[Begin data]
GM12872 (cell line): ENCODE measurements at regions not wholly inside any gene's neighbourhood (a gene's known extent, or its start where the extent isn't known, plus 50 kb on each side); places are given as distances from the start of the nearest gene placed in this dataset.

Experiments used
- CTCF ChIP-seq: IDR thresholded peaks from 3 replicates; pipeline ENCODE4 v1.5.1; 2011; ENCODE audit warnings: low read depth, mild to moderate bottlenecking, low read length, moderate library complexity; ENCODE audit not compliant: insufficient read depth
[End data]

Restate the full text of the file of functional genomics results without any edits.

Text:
GM12872 (cell line): ENCODE measurements at regions not wholly inside any gene's neighbourhood (a gene's known extent, or its start where the extent isn't known, plus 50 kb on each side); places are given as distances from the start of the nearest gene placed in this dataset.

Experiments used
- CTCF ChIP-seq: IDR thresholded peaks from 3 replicates; pipeline ENCODE4 v1.5.1; 2011; ENCODE audit warnings: low read depth, mild to moderate bottlenecking, low read length, moderate library complexity; ENCODE audit not compliant: insufficient read depth